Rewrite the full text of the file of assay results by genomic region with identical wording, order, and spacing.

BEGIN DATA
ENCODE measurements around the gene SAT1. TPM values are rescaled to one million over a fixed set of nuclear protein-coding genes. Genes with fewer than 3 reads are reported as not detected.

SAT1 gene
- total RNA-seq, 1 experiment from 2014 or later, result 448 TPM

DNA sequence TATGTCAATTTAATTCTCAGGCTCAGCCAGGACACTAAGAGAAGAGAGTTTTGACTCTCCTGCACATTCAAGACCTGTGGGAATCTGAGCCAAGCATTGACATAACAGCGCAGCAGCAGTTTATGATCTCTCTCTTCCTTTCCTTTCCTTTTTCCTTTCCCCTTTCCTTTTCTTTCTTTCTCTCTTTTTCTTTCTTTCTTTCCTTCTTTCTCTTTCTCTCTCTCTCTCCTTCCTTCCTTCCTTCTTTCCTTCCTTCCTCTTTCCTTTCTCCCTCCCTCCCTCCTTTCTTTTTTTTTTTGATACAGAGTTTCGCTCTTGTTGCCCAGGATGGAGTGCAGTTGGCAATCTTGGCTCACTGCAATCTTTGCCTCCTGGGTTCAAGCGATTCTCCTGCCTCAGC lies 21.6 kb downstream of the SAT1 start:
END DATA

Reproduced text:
ENCODE measurements around the gene SAT1. TPM values are rescaled to one million over a fixed set of nuclear protein-coding genes. Genes with fewer than 3 reads are reported as not detected.

SAT1 gene
- total RNA-seq, 1 experiment from 2014 or later, result 448 TPM

DNA sequence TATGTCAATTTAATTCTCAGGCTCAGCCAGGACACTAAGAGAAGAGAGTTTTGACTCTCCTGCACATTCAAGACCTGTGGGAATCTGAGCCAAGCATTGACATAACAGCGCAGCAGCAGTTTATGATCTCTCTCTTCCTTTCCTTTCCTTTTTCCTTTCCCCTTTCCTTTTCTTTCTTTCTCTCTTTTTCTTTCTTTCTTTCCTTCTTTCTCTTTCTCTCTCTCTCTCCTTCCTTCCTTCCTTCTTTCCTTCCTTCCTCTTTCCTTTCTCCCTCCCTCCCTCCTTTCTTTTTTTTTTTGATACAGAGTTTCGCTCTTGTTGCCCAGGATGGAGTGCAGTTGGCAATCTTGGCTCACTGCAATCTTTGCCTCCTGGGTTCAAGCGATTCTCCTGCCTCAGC lies 21.6 kb downstream of the SAT1 start: